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01.12.2018 | Research article | Ausgabe 1/2018 Open Access

BMC Ophthalmology 1/2018

The effect of fenofibrate on early retinal nerve fiber layer loss in type 2 diabetic patients: a case-control study

BMC Ophthalmology > Ausgabe 1/2018
Rui Shi, Lei Zhao, Yun Qi



Previous studies suggested that use of fenofibrate could significantly reduce the rate of progression into diabetic retinopathy (DR), and that retinal nerve fiber layer (RNFL) loss, which has been considered an important indicator for retinal neurodegeneration, might precede microvascular changes. The aim of this study was to assess the effect(s) of fenofibrate on RNFL thickness at early stage of DR in patients with type 2 diabetes mellitus (DM).


In this retrospective matched case-control study we included a cohort of 89 patients with type 2 DM, aged 40 or above, between Jan 1, 2017 and March 31, 2017. Among the subjects, 48 patients received fenofibrate therapy and the other 41 patients did not receive fenofibrate treatment. We defined use of fenofibrate as the presence of any prescription for fenofibrate within 1 year before or any time after the diagnosis of DM, and all the patients had either no DR or non-proliferative diabetic retinopathy (NPDR). The fibrate users were well matched with non-fenofibrate users for gender, age and axial length. The RNFL thickness in all quadrants of both eyes was examined with spectral domain optical coherence tomography (SD-OCT). The multiple linear regression analysis was used to assess the association of RNFL thickness with potential risk factors of DR other than fenofibrate use.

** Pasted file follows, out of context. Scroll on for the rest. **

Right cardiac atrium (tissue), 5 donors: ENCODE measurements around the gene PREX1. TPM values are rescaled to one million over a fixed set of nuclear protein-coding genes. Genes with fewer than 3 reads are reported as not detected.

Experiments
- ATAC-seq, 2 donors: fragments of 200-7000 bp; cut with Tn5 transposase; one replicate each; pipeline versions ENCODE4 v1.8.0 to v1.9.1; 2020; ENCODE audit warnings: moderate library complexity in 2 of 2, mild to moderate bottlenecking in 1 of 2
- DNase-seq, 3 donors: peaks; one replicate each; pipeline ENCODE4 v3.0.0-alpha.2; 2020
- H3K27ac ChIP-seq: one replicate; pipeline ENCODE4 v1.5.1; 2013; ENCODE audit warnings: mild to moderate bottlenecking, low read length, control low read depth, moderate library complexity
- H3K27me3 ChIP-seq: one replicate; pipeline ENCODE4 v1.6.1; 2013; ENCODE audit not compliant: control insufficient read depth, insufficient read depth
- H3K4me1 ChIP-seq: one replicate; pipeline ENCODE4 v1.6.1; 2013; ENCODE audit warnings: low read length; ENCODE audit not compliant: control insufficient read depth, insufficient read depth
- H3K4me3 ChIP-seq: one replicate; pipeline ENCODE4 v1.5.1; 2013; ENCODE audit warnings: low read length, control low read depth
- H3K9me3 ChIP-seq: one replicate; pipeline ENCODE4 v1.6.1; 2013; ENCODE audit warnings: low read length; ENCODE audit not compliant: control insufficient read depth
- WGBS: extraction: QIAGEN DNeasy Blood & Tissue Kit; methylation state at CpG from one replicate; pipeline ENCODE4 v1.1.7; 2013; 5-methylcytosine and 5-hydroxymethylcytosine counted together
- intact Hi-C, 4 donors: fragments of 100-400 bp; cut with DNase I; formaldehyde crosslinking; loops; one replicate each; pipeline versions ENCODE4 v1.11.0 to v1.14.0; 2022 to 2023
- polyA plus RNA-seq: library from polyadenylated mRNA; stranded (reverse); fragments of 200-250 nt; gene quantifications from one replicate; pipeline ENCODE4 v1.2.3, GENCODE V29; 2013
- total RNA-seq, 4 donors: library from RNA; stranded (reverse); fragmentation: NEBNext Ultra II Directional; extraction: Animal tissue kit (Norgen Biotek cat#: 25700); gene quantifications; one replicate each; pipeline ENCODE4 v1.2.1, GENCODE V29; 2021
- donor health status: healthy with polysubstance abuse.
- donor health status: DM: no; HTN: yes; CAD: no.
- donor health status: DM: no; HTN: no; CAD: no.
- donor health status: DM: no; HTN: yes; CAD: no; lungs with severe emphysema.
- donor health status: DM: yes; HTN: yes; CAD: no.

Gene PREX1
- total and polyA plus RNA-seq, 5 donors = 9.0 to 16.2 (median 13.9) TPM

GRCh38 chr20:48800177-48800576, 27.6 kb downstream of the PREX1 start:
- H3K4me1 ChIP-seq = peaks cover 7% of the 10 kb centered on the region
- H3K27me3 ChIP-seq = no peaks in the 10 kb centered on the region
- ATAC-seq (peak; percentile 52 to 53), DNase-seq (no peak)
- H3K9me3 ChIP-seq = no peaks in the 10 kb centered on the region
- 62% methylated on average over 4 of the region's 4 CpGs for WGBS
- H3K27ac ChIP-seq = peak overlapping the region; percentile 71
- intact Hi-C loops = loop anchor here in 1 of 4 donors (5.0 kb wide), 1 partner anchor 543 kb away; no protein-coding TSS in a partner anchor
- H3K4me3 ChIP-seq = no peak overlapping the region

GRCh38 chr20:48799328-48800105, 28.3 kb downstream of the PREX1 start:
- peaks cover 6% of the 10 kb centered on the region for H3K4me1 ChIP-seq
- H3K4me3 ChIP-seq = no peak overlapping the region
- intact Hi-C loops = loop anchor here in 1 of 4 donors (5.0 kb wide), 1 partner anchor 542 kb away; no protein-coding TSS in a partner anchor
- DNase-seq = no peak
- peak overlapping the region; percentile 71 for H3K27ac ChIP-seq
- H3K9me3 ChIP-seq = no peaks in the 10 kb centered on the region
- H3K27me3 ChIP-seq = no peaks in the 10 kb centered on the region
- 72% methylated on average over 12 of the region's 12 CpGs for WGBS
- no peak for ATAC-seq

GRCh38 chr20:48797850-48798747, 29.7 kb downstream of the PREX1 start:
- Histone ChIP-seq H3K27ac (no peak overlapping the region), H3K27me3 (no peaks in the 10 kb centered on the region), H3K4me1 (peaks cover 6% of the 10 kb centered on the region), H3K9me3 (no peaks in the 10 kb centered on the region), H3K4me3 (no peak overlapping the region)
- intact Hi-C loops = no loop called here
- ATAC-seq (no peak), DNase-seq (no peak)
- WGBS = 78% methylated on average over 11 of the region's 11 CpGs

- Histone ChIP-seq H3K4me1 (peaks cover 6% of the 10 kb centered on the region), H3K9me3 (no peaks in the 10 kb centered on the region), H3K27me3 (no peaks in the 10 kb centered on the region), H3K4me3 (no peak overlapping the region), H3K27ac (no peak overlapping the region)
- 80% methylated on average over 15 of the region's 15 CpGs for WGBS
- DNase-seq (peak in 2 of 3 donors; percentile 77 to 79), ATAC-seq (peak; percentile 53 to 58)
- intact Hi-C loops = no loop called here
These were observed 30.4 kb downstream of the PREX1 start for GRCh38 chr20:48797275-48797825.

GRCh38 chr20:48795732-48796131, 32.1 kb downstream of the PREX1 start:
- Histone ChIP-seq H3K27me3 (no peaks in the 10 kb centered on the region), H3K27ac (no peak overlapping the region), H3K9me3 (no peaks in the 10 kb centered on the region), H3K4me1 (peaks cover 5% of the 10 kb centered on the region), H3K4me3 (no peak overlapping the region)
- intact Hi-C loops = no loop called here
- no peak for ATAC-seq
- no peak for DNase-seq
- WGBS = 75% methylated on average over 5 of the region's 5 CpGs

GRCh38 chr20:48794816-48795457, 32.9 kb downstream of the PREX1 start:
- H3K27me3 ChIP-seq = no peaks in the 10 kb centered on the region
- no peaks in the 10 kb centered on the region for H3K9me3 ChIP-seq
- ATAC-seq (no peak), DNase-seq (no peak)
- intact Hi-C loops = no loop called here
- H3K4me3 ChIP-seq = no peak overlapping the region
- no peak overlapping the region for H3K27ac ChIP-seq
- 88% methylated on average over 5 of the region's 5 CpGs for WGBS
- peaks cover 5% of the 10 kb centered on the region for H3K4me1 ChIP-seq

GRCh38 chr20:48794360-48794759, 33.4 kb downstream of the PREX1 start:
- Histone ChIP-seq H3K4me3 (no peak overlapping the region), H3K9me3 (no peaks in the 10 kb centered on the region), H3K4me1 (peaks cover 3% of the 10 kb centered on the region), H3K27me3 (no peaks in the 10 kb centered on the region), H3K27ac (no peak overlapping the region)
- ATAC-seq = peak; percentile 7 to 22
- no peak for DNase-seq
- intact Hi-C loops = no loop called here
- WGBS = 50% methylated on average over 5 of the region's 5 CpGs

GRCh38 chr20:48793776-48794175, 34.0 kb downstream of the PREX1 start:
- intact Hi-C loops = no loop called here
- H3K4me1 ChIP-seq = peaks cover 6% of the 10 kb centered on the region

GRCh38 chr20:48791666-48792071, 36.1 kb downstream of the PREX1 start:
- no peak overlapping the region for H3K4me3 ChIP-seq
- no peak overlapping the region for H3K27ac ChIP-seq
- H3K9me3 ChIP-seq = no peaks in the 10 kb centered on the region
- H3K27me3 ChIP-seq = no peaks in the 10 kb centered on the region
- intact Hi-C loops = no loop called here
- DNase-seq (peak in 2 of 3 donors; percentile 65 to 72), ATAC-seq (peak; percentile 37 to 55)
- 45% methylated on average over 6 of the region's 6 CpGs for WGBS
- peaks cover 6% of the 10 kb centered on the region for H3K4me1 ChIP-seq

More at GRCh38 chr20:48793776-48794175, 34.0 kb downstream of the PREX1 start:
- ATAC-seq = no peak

The non-fenofibrate users had significantly reduced RNFL thickness of the superior quadrant of the right eye compared to the fenofibrate users (t = 2.384, P = 0.019). On the contrary, BMI (p = 0.034) and ACR (p = 0.024) were both negatively correlated to the RNFL thickness of the right eye.


Oral administration of fenofibrate was suggestively associated with thicker RNFL in superior quadrant of the right eye of patents with early DR.
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